Other beneficiaries of the package are interconnection projects for EU transmission networks for gas and electricity, which receive EUR 1440 million and EUR 910, respectively, projects for carbon capture and storage (CCS) of emissions from fossil fuel generation (EUR 1.05 billion) and small island projects (EUR 15 million). The money for energy comes from a pot of unspent agricultural funds.
Most of the offshore wind money, EUR 315 million, will be allocated to two projects for integrating electricity from offshore wind farms into the onshore grid system: one for a joint interconnection for the three Kriegers Flak projects in the Baltic Sea, and the other for the first steps towards developing a North Sea electricity grid. The remainder is shared between three offshore wind power projects: Borkum West II, Germany, for the development of next generation 5-7 MW wind turbines, wind turbine-testing at Aberdeen offshore wind farm in Scotland, and upscaling installation of deepwater turbines at Thornton Bank, Belgium.
In an informal compromise agreed between the EU presidency and the European Parliament's industry committee, any unspent money from projects that fail will be used for other renewables and energy efficiency projects.
The European Wind Energy Association (EWEA) welcomes the funds for offshore wind and grid infrastructure. But its chief executive Christian Kjaer doubts that the much larger sums allocated to CCS will do anything to aid economic recovery. "The technology will not be commercially viable this side of 2020," he says. "EWEA therefore supports the ... proposal to allocate any unspent money to renewable energy technologies, including onshore wind power, which can be employed immediately."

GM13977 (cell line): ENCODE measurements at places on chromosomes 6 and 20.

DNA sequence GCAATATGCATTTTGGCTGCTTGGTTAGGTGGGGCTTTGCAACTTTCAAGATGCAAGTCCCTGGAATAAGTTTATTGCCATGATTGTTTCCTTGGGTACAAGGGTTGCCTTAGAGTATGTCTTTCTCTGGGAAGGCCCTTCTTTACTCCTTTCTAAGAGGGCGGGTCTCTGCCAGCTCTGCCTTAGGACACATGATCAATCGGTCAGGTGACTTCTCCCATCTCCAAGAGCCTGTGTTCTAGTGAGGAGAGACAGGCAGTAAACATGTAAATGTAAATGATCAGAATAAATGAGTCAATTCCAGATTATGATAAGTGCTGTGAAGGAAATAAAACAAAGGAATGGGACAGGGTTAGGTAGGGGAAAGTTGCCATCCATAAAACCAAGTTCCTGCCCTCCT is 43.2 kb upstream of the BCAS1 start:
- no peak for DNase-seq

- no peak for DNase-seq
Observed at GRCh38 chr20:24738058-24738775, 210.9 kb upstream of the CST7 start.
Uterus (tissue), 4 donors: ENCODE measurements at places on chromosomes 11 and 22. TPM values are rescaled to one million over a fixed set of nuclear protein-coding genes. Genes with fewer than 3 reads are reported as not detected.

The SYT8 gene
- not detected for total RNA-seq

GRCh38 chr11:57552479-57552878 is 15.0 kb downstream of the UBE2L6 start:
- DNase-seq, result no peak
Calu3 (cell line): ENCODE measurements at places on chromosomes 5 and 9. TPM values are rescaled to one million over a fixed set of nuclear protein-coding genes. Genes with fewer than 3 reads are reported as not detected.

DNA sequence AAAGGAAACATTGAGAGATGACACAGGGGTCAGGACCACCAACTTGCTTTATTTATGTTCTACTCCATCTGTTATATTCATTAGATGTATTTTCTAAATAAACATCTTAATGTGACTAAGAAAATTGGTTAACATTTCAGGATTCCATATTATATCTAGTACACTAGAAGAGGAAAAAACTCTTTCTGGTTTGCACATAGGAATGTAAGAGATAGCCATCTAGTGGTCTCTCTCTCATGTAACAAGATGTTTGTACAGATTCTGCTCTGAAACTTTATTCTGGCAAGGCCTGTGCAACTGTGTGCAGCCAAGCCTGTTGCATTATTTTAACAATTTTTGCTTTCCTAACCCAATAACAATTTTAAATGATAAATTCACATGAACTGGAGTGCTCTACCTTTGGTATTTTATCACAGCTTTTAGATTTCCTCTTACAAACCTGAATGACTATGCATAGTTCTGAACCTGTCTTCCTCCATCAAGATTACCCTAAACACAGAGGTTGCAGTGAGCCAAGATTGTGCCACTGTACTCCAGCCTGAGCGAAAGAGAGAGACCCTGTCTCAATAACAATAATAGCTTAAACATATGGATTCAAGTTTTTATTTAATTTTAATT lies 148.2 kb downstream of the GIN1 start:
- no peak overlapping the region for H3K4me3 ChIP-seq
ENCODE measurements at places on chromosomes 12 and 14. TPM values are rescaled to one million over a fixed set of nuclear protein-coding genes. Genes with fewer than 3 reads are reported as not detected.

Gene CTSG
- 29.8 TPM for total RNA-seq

Others have more fundamental reservations about the proposed allocation of economic recovery plan funds. The European co-ordinator for offshore grids in the North Sea and Baltic Sea, Georg Wilhelm Adamowitsch, says it is not the "European way" and can cause in-fighting among the different countries of the EU -- some of which will benefit more than others.
The reason that some of the offshore projects earmarked for funding have not materialised so far has nothing to do with difficulties with finding finance, he believes. "They have a financing plan," he says. But due to other problems these projects have not been "realistic propositions" until now.
Taking an example, Adamowitsch highlights as folly the European Commission's original plan to also include Germany's Alpha Ventus offshore wind farm for subsidy, which at one time was in line for a share of EUR 150 million together with an adjacent German project using untried technology, Bard Offshore 1. Alpha Ventus is backed by energy giants E.ON and Vattenfall, which are capable of financing the projects on balance sheet.
Alpha Ventus was later replaced by Borkum West 2, Nordsee Ost and Global Tech 1, which, with Bard Offshore I, will share EUR 200 million. Adamowitsch also questions the wisdom of granting EUR 200 million of EU funds to the Nabucco gas pipeline industrial conglomerate. "These are companies which have money enough," he says.
The package of energy funding still remains to be agreed at the plenary meeting of the parliament on May 4-7 and to be formally adopted by member states.